Grand Slam winners Iga Swiatek and Sofia Kenin worlds apart in life at the top

Iga Swiatek and Sofia Kenin at the 2020 French Open

It wasn’t so long ago that Iga Swiatek was struggling badly with that thing called pressure. You know the score. Tennis prodigy is minding her own business then wins major tournament and all hell breaks loose. Suddenly, you are in an open field with eyes, opinions and criticism raining down.

At the US Open last September, the Pole said: “I feel the pressure, you know. Before, I had like fuel in my mind to actually overcome it and to work on it, but I feel like it’s been happening a lot, so I’m having less and less of that fuel.”

Now the 20-year-old is in a most unexpected place as the No 1 ranked player in the world. On the other side of the net, the opponent she crushed on that finals day at Roland Garros two years ago has fallen out of the top 100.

Sofia Kenin took the world by storm at Melbourne in January ’20 after defeating Ashleigh Barty in the semi-finals and saving multiple break points under pressure against Garbine Muguruza to claim her maiden major. She was cooking. The world was her oyster but the shell never really opened up after that.

The American was about to give a spontaneous victory speech when father Alex called her over for a bit of advice.

“He just told me a few things what to say,” Kenin said. “I told him, ‘I know what to say. I’m 21. I can do this.'” This was the confidence of youth at its best which is why the decline has been sad to witness.

It has been a rocky family and business affair since the media glare. At the beginning of last year, the Moscow-born prodigy was dropped by her management agency, which cited “difficulties with the athlete’s environment”. That was (probably) a very diplomatic reference to Mr Kenin who has adopted the coach/father mantle that usually brings domestics into the workplace.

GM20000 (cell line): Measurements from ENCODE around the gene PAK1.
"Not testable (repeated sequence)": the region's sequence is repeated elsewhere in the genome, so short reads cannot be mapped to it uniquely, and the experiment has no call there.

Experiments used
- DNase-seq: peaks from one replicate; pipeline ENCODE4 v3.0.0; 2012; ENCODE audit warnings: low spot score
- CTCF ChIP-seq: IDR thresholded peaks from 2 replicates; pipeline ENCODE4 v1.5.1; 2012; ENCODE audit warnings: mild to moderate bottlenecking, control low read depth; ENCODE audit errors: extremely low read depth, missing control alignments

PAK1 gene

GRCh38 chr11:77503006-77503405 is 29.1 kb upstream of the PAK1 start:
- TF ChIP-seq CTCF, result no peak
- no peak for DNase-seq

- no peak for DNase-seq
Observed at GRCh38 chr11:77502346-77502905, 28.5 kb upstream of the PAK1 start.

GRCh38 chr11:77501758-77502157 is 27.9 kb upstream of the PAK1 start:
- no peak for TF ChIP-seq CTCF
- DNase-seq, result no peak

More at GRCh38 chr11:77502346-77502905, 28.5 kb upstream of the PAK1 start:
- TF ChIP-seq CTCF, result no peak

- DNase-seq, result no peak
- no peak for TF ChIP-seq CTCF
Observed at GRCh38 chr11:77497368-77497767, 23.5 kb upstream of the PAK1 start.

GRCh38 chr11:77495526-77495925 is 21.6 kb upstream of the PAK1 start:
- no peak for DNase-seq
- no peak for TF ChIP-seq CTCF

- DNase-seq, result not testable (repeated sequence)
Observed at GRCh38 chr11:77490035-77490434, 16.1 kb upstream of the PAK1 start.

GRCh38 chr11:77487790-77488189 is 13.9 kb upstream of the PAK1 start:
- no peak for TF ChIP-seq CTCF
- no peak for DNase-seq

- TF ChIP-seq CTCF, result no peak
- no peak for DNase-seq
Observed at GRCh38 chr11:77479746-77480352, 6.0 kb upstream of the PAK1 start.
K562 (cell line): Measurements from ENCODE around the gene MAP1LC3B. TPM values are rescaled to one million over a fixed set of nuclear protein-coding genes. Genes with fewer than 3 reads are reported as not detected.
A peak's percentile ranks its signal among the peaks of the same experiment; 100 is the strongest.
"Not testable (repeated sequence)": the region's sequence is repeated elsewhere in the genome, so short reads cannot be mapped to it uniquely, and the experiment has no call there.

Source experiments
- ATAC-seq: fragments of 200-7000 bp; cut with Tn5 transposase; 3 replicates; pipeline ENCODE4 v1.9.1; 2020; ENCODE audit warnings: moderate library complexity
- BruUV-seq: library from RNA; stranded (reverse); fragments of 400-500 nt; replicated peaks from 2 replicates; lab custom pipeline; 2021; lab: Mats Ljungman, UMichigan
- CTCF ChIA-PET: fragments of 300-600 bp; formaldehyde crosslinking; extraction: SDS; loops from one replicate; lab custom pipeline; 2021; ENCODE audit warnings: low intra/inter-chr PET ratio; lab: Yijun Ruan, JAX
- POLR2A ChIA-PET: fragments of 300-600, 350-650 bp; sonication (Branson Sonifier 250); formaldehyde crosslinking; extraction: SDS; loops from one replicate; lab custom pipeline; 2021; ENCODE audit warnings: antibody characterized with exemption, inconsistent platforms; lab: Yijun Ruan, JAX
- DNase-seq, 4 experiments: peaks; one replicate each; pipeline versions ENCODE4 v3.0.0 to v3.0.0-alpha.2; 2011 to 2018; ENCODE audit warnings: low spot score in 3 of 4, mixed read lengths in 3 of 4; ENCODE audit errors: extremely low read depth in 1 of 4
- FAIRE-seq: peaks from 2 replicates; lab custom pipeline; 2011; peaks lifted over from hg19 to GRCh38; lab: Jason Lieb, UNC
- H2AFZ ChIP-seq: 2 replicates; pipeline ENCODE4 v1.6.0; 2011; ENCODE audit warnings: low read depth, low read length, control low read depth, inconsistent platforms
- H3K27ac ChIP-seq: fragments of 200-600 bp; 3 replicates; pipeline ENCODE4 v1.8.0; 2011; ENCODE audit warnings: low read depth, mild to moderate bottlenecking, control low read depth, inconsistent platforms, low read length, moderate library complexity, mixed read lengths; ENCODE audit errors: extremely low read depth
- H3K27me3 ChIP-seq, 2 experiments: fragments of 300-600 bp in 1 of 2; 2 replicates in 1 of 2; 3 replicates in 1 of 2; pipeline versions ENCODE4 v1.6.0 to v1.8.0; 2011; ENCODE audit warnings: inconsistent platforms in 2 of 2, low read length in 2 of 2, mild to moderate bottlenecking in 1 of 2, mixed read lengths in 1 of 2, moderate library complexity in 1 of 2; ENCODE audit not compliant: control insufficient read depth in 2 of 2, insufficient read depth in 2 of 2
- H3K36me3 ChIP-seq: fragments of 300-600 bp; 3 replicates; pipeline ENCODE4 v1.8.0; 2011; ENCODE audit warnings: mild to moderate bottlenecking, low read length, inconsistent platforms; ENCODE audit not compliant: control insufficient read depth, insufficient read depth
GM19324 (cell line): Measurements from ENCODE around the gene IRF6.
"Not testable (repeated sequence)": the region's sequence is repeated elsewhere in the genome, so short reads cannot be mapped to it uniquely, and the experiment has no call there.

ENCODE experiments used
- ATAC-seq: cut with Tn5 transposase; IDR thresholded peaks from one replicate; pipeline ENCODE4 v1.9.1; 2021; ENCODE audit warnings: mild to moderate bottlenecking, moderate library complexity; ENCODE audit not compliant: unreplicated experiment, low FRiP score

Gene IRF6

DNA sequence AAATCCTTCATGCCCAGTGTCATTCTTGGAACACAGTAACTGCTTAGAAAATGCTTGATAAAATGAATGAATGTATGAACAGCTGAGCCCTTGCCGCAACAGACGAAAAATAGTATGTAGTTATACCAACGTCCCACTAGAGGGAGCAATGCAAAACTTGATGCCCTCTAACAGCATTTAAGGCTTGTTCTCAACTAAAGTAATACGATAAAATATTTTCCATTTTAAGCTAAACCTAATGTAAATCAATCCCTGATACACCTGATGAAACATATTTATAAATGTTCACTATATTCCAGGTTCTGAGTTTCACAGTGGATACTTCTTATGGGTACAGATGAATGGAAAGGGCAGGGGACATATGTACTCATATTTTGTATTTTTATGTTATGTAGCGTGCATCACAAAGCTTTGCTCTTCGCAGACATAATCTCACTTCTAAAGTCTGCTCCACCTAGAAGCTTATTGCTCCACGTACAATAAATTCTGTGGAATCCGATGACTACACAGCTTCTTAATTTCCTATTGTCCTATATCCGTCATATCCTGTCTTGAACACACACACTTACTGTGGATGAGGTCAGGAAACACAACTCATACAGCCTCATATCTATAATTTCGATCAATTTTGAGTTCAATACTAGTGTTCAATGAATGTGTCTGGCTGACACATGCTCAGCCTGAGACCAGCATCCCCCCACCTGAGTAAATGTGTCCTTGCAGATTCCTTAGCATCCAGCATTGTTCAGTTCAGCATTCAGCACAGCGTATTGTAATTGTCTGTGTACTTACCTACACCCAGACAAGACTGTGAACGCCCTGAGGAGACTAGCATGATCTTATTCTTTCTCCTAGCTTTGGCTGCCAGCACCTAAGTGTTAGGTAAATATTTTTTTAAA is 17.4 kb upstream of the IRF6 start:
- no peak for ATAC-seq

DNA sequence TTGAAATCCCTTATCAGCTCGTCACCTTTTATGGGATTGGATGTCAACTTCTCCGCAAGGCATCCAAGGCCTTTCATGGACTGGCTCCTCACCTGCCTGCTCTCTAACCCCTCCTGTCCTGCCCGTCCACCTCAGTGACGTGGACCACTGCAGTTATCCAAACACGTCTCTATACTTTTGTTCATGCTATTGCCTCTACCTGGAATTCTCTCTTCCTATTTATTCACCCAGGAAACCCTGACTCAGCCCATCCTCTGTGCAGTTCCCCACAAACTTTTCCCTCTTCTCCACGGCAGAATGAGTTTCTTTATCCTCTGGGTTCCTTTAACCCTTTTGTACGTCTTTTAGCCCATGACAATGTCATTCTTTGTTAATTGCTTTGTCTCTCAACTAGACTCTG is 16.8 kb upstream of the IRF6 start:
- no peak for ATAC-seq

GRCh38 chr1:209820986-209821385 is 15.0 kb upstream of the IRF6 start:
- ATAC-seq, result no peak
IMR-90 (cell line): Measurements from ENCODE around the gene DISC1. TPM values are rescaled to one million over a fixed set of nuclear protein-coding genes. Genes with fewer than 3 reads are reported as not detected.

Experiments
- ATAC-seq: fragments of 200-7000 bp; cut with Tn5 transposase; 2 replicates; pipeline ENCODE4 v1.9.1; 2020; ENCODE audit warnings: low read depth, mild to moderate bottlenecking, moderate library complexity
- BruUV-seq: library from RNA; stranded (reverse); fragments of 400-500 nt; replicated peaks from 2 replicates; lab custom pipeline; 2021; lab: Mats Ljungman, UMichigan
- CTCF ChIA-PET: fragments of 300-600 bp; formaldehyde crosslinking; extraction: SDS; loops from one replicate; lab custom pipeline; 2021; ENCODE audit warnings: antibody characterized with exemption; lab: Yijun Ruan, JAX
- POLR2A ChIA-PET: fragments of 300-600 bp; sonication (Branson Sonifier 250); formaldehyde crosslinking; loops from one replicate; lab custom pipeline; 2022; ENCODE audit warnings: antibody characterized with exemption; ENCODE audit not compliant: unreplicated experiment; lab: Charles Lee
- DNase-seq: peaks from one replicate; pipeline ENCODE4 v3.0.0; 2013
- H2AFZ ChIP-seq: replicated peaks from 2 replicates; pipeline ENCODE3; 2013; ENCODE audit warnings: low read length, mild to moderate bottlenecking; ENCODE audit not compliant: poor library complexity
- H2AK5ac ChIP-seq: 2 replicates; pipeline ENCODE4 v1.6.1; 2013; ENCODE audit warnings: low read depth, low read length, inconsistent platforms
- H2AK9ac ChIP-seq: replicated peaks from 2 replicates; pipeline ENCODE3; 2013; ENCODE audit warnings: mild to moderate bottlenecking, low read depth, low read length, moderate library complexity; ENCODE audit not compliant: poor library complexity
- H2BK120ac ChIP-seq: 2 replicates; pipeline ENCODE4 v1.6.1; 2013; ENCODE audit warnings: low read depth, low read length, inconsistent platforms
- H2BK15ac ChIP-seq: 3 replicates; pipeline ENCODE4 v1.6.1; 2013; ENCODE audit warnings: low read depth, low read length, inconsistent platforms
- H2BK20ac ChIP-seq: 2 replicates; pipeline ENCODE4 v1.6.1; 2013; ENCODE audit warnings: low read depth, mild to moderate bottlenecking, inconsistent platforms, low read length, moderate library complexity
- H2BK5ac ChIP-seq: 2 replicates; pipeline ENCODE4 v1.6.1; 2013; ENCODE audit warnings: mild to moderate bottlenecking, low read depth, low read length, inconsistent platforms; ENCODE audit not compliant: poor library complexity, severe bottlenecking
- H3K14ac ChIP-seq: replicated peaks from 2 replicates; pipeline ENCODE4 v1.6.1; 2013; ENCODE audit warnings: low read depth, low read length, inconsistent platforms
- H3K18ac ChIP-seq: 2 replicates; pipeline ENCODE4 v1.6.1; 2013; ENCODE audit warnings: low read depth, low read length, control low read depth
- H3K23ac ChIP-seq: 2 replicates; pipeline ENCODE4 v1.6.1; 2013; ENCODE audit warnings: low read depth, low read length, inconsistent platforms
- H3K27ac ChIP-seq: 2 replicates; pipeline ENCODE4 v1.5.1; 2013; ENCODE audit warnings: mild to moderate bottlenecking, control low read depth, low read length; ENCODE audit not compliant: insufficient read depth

Sofia Kenin Australian Open trophy

After falling early in Melbourne last year, Kenin had an appendectomy and announced she would be putting together a new coaching team, the head of which was 25-year-old Max Wenders.

She made a decent fist of Roland Garros – her least favourite surface – when getting to the fourth round but then got completely dismantled by Madison Brengle at Wimbledon, making one unenforced error for every minute on court. She missed the US Open with Covid, picked up a foot injury, and announced that Wenders was her boyfriend. Subsequently, she brought back her dad as coach in November. You got this?

Her ranking points were piled high previously and she still started the year of Slams at No 12 in the world. However, since losing to Madison Keys in the first round of the Australian Open, she has failed to win a single match on the WTA Tour, with first-round exits in Dubai, Doha, and Indian Wells. At times, the world No 148 has looked shot out there, unable to execute and often just making basic errors with little focus.

There was another first-round exit in Indian Wells in March. She only played through a wildcard invite and lost to Brazilian Beatriz Haddad Maia after serving up 73 unforced errors. The 23-year-old pulled out of the recent Miami tournament and is lurching from one mini-crisis to another.

Swiatek recently spoke of the importance of stable relationships and people around to guide her: “Be patient and have good people around you. Because even if it’s an individual sport, it’s hard to do it on your own,” she mused. “I have great support around me, and without my team, I don’t think I would be in the place I am right now.”

Stability is better for ever-changing moods and the normal dips and downs of nomadic tennis existence. At the moment it is clear that Kenin is certainly not in the right head space.

Forget rankings. Time is very much a friend but the sport is not bringing the joy at this moment in time. Novak Djokovic told her “to live in the moment” when she was about to win her first Grand Slam. It is safe to say that at this very moment, things need to get worse before they get better.